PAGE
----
The Department of Labor (DOL) has published an in-depth FAQ document based on the input received from the financial services industry and others in response to the April finalization of the new, stricter fiduciary standard to be applied starting next year under the Employee Retirement Income Security Act (ERISA).
“These questions are an important part of the regulatory process as they allow the department to clarify important parts of the rule,” explains Phyllis Borzi, assistant secretary for Employee Benefits Security Administration (EBSA) of the U.S. Department of Labor, “and to head off misunderstandings that could lead to bad results for retirement savers, or financial services professionals.”
Borzi adds that she “believes we have succeeded in this effort, and our continued engagement with the industry will only make the rules work better,” and that the FAQ published today are the first of several that will be published in the coming months.
Today’s release addresses general questions like, “How will the Labor Department approach implementation of the new rule and exemptions during the period when financial institutions and advisers are coming into compliance?” as well as much more exacting questions about specific circumstances advisory firms are likely to face.
NEXT: Details from the FAQ release
On the question of when, exactly, do firms and their advisers have to comply with the conditions of the new BIC Exemption and Principal Transactions Exemption, the DOL makes it clear that it intends to stick to the initial deadlines set earlier this year.
“The Department has adopted a phased implementation approach to both of these exemptions,” the FAQ explains. “The Rule’s amended definition of fiduciary advice will first apply on April 10, 2017. On that same date, the BIC Exemption and Principal Transactions Exemption will become available to fiduciary advisers. At the outset, however, and for a transition period extending until January 1, 2018, fewer conditions will apply to financial institutions and advisers that seek to rely upon the exemptions.”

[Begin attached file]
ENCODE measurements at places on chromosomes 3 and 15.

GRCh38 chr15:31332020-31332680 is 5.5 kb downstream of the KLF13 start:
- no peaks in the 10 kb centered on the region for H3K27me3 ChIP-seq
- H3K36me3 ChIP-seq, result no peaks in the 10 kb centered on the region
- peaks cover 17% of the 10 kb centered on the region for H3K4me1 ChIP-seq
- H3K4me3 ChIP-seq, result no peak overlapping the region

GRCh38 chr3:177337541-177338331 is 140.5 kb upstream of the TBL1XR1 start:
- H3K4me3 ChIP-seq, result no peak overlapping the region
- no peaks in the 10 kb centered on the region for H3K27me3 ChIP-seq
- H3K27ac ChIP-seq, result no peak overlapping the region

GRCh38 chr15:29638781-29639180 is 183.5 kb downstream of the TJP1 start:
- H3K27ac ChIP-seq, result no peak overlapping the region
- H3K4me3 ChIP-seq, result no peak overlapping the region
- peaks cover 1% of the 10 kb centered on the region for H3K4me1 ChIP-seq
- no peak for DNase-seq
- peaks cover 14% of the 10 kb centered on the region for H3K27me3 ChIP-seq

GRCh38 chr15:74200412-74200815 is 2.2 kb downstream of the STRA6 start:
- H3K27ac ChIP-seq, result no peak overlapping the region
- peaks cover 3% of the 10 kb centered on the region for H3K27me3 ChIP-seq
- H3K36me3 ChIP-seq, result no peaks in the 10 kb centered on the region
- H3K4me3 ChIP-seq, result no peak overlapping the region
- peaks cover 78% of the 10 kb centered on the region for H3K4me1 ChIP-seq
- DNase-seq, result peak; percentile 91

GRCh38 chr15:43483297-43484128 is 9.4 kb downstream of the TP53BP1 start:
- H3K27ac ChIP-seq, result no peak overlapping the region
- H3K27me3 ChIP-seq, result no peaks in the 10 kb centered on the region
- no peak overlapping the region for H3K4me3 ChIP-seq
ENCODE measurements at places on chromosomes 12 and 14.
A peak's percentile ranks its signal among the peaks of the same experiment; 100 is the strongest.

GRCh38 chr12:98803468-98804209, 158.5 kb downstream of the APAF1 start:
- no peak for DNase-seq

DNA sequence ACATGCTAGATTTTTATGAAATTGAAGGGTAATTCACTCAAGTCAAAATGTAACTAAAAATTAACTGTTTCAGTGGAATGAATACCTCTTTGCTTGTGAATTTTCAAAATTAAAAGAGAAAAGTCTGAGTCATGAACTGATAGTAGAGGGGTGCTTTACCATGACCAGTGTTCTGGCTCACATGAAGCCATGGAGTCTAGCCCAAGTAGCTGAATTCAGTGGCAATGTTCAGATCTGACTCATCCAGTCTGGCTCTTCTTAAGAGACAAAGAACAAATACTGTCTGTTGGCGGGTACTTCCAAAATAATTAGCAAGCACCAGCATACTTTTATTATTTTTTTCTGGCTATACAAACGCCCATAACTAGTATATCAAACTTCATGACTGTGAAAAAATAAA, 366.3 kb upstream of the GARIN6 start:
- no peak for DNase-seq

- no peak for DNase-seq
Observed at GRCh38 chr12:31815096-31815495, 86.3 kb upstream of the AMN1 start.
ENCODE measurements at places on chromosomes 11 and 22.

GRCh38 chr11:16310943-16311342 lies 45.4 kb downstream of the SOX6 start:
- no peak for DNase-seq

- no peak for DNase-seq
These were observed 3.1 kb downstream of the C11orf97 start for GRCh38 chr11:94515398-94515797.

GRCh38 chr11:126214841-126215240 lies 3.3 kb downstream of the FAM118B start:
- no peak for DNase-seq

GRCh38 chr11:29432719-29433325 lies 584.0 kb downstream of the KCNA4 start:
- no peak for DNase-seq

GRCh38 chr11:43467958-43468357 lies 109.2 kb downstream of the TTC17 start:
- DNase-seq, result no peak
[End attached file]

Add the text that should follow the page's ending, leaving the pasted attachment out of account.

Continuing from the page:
DOL says the transition period gives these fiduciaries ample time to prepare for full compliance with all of the conditions of the exemptions, while providing basic safeguards to protect the interests of retirement investors. Important to note, during the transition period, financial institutions and advisers still must comply with the “impartial conduct standards” which are consumer protection standards that ensure that advisers adhere to fiduciary norms and basic standards of fair dealing.
On the related but importantly distinct question of when firms and their advisers have to comply with the new conditions added to preexisting exemptions that were amended in connection with the fiduciary rule reform (such as the 84-24 annuity exemption, among a handful of others), the DOL says the full compliance deadline is April 10, 2017.
“The impartial conduct standards simply require fiduciaries to adhere to basic fiduciary norms and standards of fair dealing (act in the best interest of customers, charge no more than reasonable compensation, and avoid misleading statements). The Department concluded that financial institutions and their advisers should be able to meet these standards within a year after publication of the Rule in the Federal Register, and accordingly requires compliance with these conditions beginning April 10, 2017,” DOL explains.
There is, however, an additional transition period for certain transactions under the exemption known as “PTE 86-128,” which generally require a written authorization executed in advance by an independent fiduciary or individual retirement account (IRA) owner. More detail is in the release itself.
“For IRAs and non-ERISA plans that were already customers of the financial institution as of April 10, 2017, the fiduciary engaging in the transaction need not obtain affirmative written consent for such transactions as would otherwise be required, but instead may rely on negative consent, as long as the fiduciary gave the required disclosures and consent termination form to the customer by that date (See PTE 86-128, as amended, at Section III(b)(2)),” DOL clarifies.
NEXT: More important details
Other questions/answers highlighted in the document are a lot more abrupt.
For example, on the question, “Is the BIC Exemption broadly available for recommendations on all categories of assets in the retail advice market, as well as advice on rolling assets into an IRA or hiring an adviser?” DOL says the short answer is simply, “Yes.”